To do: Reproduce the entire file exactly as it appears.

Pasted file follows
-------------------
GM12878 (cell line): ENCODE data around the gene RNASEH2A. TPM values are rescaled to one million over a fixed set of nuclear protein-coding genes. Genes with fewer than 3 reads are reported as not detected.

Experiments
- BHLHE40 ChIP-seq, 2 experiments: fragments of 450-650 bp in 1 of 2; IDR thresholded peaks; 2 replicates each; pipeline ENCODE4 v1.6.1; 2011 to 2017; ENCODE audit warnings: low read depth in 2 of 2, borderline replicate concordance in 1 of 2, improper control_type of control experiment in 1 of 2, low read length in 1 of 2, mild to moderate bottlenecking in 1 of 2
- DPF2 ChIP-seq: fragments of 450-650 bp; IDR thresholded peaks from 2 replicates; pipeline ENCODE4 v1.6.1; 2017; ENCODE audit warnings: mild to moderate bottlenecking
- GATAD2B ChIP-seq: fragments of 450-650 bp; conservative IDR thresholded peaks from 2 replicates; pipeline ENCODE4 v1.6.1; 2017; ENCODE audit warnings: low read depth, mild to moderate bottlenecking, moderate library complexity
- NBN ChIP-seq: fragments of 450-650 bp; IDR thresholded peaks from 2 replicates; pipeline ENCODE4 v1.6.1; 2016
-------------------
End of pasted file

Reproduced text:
GM12878 (cell line): ENCODE data around the gene RNASEH2A. TPM values are rescaled to one million over a fixed set of nuclear protein-coding genes. Genes with fewer than 3 reads are reported as not detected.

Experiments
- BHLHE40 ChIP-seq, 2 experiments: fragments of 450-650 bp in 1 of 2; IDR thresholded peaks; 2 replicates each; pipeline ENCODE4 v1.6.1; 2011 to 2017; ENCODE audit warnings: low read depth in 2 of 2, borderline replicate concordance in 1 of 2, improper control_type of control experiment in 1 of 2, low read length in 1 of 2, mild to moderate bottlenecking in 1 of 2
- DPF2 ChIP-seq: fragments of 450-650 bp; IDR thresholded peaks from 2 replicates; pipeline ENCODE4 v1.6.1; 2017; ENCODE audit warnings: mild to moderate bottlenecking
- GATAD2B ChIP-seq: fragments of 450-650 bp; conservative IDR thresholded peaks from 2 replicates; pipeline ENCODE4 v1.6.1; 2017; ENCODE audit warnings: low read depth, mild to moderate bottlenecking, moderate library complexity
- NBN ChIP-seq: fragments of 450-650 bp; IDR thresholded peaks from 2 replicates; pipeline ENCODE4 v1.6.1; 2016